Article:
Mark Cuban made headlines by eviscerating the quality of college hoops, calling it, “Horrible, ridiculous, worse than high school.” He sliced open the officiating, saying, “The referees couldn’t manage a White Castle. There are so many things that are ridiculous.” He crushed the NCAA’s ability to create NBA-ready prospects, suggesting, “If they want to keep kids in school and keep them from being pro players, they’re doing it the exact right way… kids don’t know how to play a full game of basketball.”
Cuban is a pot-stirrer. He’s unconventional, challenges the establishment, and speaks his mind. I appreciate all of that. Too many owners collect their hundreds of millions, watch the zeros get added to their bank accounts, and just swim with the current. Cuban is also correct in his criticism. NCAA basketball has turned into a slow-down, grind-out, 40 minute muck. But he’s also the wrong voice for this screed.
First, the NCAA is not contracted to be the NBA’s official developmental system. It obviously has evolved that way like a vine wrapping around a trellace, but they’re not official business partners. The NBA doesn’t pay for upgrades to outdated campus facilities, or provide student-athletes with medical care. When Murray State point guard Cameron Payne gets drafted, the closest experience he’s had to the NBA is “League Pass.”
If Cuban wants to shout in a boardroom to the other 29 owners about how the D-League officiating is shoddy, or the prospects coming through that pipeline aren’t ready, he has every right. The NBA is paying for that system. But the TV networks don’t spend nearly $1 billion on an annual tournament featuring the Sioux Falls Skyforce and the Maine Red Claws. Fans don’t get lathered up over their teams grabbing the D-League MVP (Othyus Jeffers won it in ’14). Unless the NBA wants to start cutting checks to the NCAA, Mark needs to chill. I don’t see NBA owners offering to pay Coach Cal’s salary so that public funds at a state institution don’t have to, or upgrade Northern Iowa’s weight room so the athletic department can spend more on swimming.
On top of that, if Cuban is so bothered by the undeveloped talent entering the draft, here’s an idea: increase the age limit. Concede what you need to in that age-old fight with the player’s association and push one-and-done’s to more-and-done’s. The NFL has mandated an athlete must be three years removed from high school graduation to be eligible for the draft. Mark, why not fight for that same baseline in the NBA? Imagine Karl Anthony-Towns and Jahlil Okafor had two more seasons to bang bodies? Think Tyus Jones and Cliff Alexander would be better prepared for the league with another four semesters in college? And if they didn’t want to ply their trade for free for three years, they could take the Brandon Jennings/Emmanuel Mudiay route. Go play overseas and get paid, then enter the draft. And Cuban can go rail on the Turkish and Chinese leagues for their developmental shortcomings. Yeah, I’m sure the officiating is great when the Guangdong Southern Tigers battle the Zhejiang Golden Bulls.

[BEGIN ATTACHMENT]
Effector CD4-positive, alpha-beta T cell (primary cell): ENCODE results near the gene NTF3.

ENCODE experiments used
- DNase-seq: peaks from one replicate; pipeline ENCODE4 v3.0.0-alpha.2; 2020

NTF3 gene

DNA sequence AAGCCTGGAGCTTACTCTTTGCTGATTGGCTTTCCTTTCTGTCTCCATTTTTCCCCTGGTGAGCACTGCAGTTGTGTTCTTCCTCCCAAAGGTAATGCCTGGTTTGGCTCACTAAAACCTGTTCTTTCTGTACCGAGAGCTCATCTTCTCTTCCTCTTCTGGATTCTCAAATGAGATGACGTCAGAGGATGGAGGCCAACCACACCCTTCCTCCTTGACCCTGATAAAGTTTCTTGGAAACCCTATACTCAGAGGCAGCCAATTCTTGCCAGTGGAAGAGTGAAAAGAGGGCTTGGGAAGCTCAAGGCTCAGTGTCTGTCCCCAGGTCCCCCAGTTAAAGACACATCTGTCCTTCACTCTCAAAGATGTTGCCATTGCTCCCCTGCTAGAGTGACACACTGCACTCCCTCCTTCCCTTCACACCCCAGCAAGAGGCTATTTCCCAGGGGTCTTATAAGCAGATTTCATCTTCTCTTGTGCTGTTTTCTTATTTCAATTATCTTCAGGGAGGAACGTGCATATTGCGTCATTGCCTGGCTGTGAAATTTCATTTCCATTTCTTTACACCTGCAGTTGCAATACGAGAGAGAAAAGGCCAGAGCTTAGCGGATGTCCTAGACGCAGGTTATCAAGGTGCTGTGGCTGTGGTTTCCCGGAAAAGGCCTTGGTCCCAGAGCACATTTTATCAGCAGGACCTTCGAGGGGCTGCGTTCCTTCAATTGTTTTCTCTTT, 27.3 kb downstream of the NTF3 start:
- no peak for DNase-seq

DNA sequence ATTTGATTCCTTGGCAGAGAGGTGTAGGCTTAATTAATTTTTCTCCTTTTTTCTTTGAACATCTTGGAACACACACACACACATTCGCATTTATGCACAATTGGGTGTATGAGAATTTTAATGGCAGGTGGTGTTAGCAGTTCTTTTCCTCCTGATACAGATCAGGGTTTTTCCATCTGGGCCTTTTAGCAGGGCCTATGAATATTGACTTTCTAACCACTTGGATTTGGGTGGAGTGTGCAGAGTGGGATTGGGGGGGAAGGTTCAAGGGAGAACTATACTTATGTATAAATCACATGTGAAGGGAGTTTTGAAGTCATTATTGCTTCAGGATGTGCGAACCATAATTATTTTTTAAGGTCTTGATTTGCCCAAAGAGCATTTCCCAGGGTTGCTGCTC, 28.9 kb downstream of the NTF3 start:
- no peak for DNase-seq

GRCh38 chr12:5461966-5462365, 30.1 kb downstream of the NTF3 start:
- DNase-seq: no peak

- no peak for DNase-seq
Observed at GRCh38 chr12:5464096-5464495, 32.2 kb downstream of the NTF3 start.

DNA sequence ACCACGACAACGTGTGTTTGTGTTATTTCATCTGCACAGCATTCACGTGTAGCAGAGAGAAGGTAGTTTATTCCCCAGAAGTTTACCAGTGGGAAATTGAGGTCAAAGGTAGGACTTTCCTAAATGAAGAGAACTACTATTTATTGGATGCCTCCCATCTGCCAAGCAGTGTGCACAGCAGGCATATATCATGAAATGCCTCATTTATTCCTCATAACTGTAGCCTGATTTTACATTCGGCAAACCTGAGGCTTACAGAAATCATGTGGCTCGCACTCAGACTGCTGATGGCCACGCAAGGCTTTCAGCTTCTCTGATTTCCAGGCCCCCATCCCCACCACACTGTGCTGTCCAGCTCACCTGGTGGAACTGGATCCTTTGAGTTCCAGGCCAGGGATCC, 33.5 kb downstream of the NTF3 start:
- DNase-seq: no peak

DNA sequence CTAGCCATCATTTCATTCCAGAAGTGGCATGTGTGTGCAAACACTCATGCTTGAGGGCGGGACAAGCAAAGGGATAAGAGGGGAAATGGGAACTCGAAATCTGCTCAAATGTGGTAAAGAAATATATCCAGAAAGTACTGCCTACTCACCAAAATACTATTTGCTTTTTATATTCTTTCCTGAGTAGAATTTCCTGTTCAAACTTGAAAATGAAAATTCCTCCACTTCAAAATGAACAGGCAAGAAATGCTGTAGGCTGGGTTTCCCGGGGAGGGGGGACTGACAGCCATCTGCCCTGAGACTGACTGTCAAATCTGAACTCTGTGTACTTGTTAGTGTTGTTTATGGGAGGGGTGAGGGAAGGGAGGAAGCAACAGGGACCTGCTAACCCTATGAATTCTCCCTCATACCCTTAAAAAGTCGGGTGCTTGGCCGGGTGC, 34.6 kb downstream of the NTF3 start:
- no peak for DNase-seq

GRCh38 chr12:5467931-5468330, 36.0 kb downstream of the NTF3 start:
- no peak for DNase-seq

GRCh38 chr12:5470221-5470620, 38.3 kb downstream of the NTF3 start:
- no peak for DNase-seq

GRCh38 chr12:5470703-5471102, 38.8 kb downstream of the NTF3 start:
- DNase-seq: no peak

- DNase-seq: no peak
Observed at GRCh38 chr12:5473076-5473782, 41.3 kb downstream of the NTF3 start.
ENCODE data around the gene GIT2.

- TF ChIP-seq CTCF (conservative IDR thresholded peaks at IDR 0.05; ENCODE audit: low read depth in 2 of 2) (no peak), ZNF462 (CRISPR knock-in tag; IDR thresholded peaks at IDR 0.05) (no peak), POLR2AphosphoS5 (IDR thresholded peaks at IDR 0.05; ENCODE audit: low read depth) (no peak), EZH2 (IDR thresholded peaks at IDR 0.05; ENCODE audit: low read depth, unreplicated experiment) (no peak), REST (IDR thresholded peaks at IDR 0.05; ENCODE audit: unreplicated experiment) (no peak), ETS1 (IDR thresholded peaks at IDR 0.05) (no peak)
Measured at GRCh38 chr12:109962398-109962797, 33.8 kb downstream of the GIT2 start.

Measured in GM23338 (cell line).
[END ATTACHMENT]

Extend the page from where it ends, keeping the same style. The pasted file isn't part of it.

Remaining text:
I’m actually glad Cuban and Geno Auriemma have spoken up. Even if they both sound hypocritical, the college game begs for improvement. It needs to be shaken up from its current form because unfortunately too many people are benefitting from it. Virginia held opponents under 40 points this season a staggering SIX times. UVA beat Rutgers 45-26 a few months ago, which doesn’t set basketball back 100 years, it morphs it into soccer for kindergarteners. But Virginia’s Tony Bennett won 30 games with that Pack-Line Defense, was a top-10 team all season, and nabbed a two-seed in the tourney. He’s got job security. His AD is happy. His fans aren’t going to turn their backs on a winner just because the style is ugly. And even if fewer people watch on TV, the NCAA still splits up $11 billion over 14-years paid to them by the networks to broadcast March Madness. What’s the motivation in changing anything?
The college game will change, because we finally have prominent, influential voices ripping it. But it’s worth noting the wallets attached to these voices. Hey Mark, I don’t mind you pining for change. But are you part of the solution, or part of the problem?
D.A. hosts 6-10pm ET on the CBS Sports Radio Network. He has hosted The D.A. Show (aka “The Mothership”) in Boston, Miami, Kansas City and Ft. Myers, FL. You can often catch him on the NFL Network’s series “Top 10.” D.A. graduated from Syracuse University in ’01, and began looking for ways to make a sports radio show into a quirky 1970’s sci-fi television series. Follow D.A. on Twitter and check out the show’s Facebook page. D.A. lives in NYC, and is a native of Warwick, NY.